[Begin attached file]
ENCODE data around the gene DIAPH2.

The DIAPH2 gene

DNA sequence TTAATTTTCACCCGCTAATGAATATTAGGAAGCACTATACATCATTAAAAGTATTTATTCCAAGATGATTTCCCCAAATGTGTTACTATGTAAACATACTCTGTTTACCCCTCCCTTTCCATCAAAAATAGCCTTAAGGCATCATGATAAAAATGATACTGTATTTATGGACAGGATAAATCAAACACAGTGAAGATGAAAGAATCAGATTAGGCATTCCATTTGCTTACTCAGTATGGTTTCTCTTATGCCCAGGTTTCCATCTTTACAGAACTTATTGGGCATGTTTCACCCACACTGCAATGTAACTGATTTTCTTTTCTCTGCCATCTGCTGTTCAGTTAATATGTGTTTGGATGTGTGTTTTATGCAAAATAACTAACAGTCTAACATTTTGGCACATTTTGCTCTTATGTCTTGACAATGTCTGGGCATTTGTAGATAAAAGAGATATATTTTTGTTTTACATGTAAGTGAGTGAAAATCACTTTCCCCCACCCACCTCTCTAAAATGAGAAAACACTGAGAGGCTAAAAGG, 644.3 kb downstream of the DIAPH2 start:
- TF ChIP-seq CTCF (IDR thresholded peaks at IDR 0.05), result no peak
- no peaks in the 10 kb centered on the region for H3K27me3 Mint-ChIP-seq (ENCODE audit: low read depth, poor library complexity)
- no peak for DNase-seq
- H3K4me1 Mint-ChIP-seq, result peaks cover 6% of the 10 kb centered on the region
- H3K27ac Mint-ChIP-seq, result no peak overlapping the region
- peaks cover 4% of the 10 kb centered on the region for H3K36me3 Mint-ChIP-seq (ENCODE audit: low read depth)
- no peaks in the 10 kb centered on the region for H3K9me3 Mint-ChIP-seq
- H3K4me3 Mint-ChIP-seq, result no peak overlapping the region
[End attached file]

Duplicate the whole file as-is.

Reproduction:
ENCODE data around the gene DIAPH2.

The DIAPH2 gene

DNA sequence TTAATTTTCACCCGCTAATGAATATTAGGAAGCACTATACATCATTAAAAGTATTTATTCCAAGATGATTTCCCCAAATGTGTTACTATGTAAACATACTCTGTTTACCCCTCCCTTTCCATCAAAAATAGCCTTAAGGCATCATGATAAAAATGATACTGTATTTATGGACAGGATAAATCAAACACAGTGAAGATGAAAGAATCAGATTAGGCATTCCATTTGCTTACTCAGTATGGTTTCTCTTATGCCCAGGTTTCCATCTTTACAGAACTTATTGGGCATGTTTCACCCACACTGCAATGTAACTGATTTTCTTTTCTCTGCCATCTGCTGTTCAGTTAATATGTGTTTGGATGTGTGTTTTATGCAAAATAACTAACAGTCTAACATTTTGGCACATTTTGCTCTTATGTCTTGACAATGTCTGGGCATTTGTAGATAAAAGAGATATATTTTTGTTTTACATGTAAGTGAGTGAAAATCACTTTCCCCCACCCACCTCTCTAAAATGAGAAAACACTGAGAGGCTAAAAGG, 644.3 kb downstream of the DIAPH2 start:
- TF ChIP-seq CTCF (IDR thresholded peaks at IDR 0.05), result no peak
- no peaks in the 10 kb centered on the region for H3K27me3 Mint-ChIP-seq (ENCODE audit: low read depth, poor library complexity)
- no peak for DNase-seq
- H3K4me1 Mint-ChIP-seq, result peaks cover 6% of the 10 kb centered on the region
- H3K27ac Mint-ChIP-seq, result no peak overlapping the region
- peaks cover 4% of the 10 kb centered on the region for H3K36me3 Mint-ChIP-seq (ENCODE audit: low read depth)
- no peaks in the 10 kb centered on the region for H3K9me3 Mint-ChIP-seq
- H3K4me3 Mint-ChIP-seq, result no peak overlapping the region